The findings could open the door for legal claims by victims' families.
Brian Kennedy, whose wife Faye died in the CTV building collapse, said that family members would first likely want to hear from the designers, builders and inspectors at the inquiry and then "take it from there."
He said the report helps give him at least some sense of closure.
"It gives me a feeling that I understand exactly what happened, how quick it happened, and that thank god it didn't happen to other buildings," he told The Associated Press.
The department concluded that load-bearing concrete columns were reinforced with insufficient steel, making them brittle, and that the columns' asymmetrical layout made the building twist during the quake, placing extra strain on those columns.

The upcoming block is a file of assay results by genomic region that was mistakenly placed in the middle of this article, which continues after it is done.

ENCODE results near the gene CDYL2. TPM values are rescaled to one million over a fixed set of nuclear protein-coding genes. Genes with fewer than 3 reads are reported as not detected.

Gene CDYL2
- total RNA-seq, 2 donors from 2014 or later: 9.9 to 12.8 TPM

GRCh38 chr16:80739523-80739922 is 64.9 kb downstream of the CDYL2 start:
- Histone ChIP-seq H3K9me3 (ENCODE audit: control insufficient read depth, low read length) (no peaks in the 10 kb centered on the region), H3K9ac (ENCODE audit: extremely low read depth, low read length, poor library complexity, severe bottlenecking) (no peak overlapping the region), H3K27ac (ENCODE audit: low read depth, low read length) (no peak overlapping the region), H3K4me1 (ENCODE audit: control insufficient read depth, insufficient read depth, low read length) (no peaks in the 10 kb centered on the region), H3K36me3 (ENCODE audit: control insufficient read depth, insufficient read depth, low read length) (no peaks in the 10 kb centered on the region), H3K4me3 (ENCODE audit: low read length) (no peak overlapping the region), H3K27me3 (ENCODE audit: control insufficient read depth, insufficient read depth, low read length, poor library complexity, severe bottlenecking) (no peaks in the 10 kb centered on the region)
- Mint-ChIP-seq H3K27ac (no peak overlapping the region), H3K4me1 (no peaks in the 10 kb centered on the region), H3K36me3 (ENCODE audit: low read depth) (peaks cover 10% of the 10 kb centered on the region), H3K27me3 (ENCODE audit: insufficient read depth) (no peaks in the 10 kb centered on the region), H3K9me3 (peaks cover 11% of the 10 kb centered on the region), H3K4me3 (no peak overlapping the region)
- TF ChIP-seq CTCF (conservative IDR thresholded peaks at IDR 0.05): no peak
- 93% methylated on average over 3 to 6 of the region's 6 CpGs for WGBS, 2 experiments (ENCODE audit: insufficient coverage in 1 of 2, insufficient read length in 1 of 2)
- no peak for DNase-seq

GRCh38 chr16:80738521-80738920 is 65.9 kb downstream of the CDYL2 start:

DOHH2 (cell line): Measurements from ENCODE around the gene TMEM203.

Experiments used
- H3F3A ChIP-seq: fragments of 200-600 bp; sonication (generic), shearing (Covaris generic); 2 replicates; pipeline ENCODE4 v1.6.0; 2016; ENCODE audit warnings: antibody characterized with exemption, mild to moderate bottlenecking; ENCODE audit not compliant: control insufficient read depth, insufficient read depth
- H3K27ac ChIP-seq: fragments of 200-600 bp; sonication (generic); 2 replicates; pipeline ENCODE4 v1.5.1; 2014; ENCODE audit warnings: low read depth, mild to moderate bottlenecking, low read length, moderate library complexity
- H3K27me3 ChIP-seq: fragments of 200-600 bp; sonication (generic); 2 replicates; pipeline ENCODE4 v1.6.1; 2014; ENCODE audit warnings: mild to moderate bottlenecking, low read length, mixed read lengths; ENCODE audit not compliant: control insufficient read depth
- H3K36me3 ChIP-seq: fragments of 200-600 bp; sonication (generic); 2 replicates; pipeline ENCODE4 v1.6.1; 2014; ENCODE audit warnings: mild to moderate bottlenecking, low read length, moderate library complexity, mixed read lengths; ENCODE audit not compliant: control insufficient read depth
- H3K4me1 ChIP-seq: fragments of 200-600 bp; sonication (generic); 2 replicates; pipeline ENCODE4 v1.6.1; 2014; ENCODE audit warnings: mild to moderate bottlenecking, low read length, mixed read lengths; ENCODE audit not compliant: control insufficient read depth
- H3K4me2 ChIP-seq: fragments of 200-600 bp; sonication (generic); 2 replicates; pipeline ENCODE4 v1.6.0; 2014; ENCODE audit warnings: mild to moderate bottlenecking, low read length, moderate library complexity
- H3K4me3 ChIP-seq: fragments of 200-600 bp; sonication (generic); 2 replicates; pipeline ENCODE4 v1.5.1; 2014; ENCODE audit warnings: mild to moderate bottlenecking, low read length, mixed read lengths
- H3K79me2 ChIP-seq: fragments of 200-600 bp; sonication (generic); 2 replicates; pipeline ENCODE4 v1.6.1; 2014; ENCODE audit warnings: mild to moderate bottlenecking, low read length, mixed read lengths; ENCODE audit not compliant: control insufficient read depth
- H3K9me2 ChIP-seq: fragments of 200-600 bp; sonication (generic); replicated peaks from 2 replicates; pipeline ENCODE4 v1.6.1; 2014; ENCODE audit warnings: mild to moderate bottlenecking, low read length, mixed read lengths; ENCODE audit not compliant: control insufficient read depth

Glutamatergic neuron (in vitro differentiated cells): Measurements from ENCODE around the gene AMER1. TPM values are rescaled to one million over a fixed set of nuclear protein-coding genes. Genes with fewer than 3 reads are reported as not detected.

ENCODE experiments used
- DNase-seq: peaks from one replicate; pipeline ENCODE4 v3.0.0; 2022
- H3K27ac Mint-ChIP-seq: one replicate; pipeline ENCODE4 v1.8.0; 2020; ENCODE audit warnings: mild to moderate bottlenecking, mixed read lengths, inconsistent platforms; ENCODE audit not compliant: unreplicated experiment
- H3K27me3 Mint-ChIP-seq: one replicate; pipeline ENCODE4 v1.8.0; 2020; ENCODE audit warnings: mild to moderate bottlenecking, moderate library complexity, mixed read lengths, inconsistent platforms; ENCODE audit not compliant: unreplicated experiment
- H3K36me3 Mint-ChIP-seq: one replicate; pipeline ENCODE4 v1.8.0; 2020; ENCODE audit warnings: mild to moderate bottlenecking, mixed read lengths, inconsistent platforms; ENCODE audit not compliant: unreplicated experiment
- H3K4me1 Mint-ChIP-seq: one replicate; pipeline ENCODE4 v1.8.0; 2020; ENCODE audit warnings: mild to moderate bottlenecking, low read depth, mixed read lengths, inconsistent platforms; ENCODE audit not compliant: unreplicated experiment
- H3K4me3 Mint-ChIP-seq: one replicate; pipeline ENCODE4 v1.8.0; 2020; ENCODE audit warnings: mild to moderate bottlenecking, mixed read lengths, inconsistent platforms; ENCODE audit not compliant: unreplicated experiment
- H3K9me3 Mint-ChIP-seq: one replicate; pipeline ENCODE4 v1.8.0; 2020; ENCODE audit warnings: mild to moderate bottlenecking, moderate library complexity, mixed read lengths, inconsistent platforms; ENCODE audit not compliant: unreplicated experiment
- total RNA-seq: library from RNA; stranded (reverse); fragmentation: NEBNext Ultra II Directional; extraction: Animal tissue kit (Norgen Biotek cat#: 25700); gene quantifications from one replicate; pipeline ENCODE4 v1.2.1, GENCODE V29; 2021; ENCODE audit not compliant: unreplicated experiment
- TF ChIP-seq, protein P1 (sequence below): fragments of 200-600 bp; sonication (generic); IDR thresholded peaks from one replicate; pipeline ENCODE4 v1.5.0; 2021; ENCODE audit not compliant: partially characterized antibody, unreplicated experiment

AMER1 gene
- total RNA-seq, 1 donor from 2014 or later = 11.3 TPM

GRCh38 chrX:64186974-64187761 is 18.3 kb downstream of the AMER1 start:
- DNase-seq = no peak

The report didn't specify who was to blame for the shortcomings - the architects who designed the structure, the construction company who built it, or the officials who inspected it. An ongoing inquiry into the earthquake may find some more answers to those questions.
The department has handed its report to New Zealand police, for them to determine whether there is any criminal culpability.
Alan Reay Consultants, which carried out the building's initial structural design, disagreed with the report.
"Personally I feel incredibly torn," Reay said in a statement, issued immediately after the report came out. "I have huge empathy for the families waiting for answers, but these reports are technically inadequate ... Some of the assumptions made in the reports are highly questionable."